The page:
While thousands of Black women flocked to the New Orleans Convention Center last week for the 2023 ESSENCE Festival of Culture, I reported on Black authors at the ESSENCE Authors stage. The stage, done in partnership with The Collective Curates and powered by Mahogany Books, a Black-owned bookstore from Washington, DC, was my home for ESSENCE Fest.
Conversations emerged about the misrepresentation of Black love in literature and pop culture, civic and political engagement in the light of the recent Supreme Court rulings around affirmative action, #metoo in the workplace for Black women, and overcoming survivor’s remorse. Birthed from thoughtful, intentional dialogue between a diverse collection of Black authors, these conversations were overshadowed by things you can imagine, like stations with swag bags and performers.
In retrospect, Black women attend EFOC for a multitude of things – some enter the weekend with the opportunity to exude themselves from their daily work, which may include civil and social engagement, while others attend to learn more about a specialty, whether it’s the Global Black Economic Forum stage, the Beautycon experience, or the Food and Wine center. That’s the beauty of the festival – its scale and reach.
Yet, there is no reason to guise one’s critiques of ESSENCE fest as a ploy to platform their beliefs of respectability politics onto Black women and femmes., i.e., just let Megan, a Houston-bred, down south woman, put on a show, and Janelle Monae exude her confidence in ways she sees best.
We think of the ESSENCE Festival of Culture as traditionally a space where “aunties” have congregated for 29 years. In our collective consciousness, it appears to be a convening of a particular type of Black woman. A Black woman of class, of stature, of high income due to the finances needed to attend, travel, and have a good time. Yet, it’s also the festival of family reunions, of girls trips, of an excuse to go down to New Orleans to twerk with your girlfriends.
This brings to question who is the ESSENCE festival really for. The common response is ESSENCE Fest is for the culture. Who is the culture? What does it look like? Who does it prioritize? Because an abundance of culture was at the ESSENCE Festival, even parts of the culture and people which not everyone identifies with. Truthfully, there will never be a singular festival to accommodate the needs of everyone in the culture – but ESSENCE does its best.
In the city of bounce music, in a region where twerking originated from, in a season where denim cutoffs and a sundress are the preferred outfit because of over 100-degree temperatures, the argument is being made that a Black woman from the South is degrading Black culture, even though shaking ass is what Southern Black girls have been doing all of our lives?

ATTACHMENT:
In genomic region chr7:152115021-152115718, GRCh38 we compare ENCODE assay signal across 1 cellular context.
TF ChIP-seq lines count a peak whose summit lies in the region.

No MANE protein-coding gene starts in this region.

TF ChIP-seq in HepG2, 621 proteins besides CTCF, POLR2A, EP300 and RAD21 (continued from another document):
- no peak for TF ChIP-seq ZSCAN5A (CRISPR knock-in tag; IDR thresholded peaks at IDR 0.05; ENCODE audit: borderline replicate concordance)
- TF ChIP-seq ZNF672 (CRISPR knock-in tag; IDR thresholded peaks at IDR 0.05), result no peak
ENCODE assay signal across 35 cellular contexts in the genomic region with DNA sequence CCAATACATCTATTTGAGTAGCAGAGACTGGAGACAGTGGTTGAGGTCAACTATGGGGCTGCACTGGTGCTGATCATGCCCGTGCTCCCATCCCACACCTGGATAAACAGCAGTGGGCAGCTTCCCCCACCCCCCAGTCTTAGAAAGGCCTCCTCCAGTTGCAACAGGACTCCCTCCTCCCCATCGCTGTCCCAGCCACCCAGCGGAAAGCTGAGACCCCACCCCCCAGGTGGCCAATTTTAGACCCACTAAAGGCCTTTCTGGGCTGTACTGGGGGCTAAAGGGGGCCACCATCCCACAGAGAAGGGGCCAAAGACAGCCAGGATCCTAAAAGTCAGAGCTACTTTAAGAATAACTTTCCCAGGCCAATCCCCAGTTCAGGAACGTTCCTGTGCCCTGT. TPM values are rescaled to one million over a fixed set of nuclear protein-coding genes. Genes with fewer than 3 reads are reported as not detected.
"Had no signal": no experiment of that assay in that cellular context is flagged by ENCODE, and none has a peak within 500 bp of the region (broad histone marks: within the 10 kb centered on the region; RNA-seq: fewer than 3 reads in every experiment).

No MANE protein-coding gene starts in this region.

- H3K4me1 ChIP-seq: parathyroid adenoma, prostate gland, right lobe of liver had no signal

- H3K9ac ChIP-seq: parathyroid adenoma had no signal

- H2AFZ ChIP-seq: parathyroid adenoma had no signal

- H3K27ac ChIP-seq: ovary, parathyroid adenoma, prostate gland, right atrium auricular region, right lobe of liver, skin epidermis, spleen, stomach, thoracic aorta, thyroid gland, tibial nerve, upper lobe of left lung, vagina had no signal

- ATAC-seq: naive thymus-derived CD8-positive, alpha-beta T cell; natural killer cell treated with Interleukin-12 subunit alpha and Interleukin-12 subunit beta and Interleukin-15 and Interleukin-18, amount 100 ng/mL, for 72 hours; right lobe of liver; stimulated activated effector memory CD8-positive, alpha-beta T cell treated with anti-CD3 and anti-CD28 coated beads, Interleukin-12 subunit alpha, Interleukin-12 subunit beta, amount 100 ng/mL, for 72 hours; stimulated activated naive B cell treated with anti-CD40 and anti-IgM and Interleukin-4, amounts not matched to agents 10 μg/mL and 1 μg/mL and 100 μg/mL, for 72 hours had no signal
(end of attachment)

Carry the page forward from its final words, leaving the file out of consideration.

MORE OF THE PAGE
I have yet to be shocked or amazed by the utilization of respectability politics to demean Black women and femmes, especially when the critique is made by a Black woman of a generation who decided to write lyrics of degradation about the video vixens of the early 2000s. An aesthetic where contemporary Black women rappers like Megan Thee Stallion have reverse cowgirled the “video vixen” stereotype into ownership of one’s sexual self and prowess instead of being beholden or objectified by the gaze of a heterosexual Black man.
If a critique were to be made about the objectification of Black women, Ice Cube, Ice-T, and the vast majority of the male acts are available. However, there is something insidious about the nature of internalized misogyny. Its parasitic nature needs the hypersexualized Black woman to be at fault for the other Black women to feel justified. This system of belief, where one Black woman is valued over the other, where one is seen as the moral compass for the culture, will not save us. It will not save ESSENCE. It will not retroactively correct the festival’s programming to skew in your favor.
When I had an opportunity to walk around the Convention center, I saw Black queer and trans people. At the Superdome, Big Freedia, Trina, Mia X, and Missy Elliott put on for the Black women from the South on stage. At the Sugar Mill, where Girls United hosted programming, Ken The Man and 504ICYGRL performed. At sponsored panels throughout the center, Rico Nasty and Flo Milli captured the attention of attendees. Drew Dixon and Shanita Hubbard discussed the dangers of toxic masculinity in hip-hop and its origins in the culture, with commentary from Danye Taylor about how consumers can be a part of the change and movement towards an equitable future for hip-hop culture.
The ESSENCE fest of the past does not exist anymore. If you were beholden to that ideal of your mother’s ESSENCE fest, your auntie’s ESSENCE fest, or another iteration of programming and festival, it’s gone. You are responsible for deciding what this current iteration of ESSENCE Fest looks like for you. Is it main-stage, corporate-sponsored programming with cute goodie bags and social media activations? Is it smaller stages with intimate conversations and interaction with the audience? Either way, the choice is yours, not ESSENCE’s.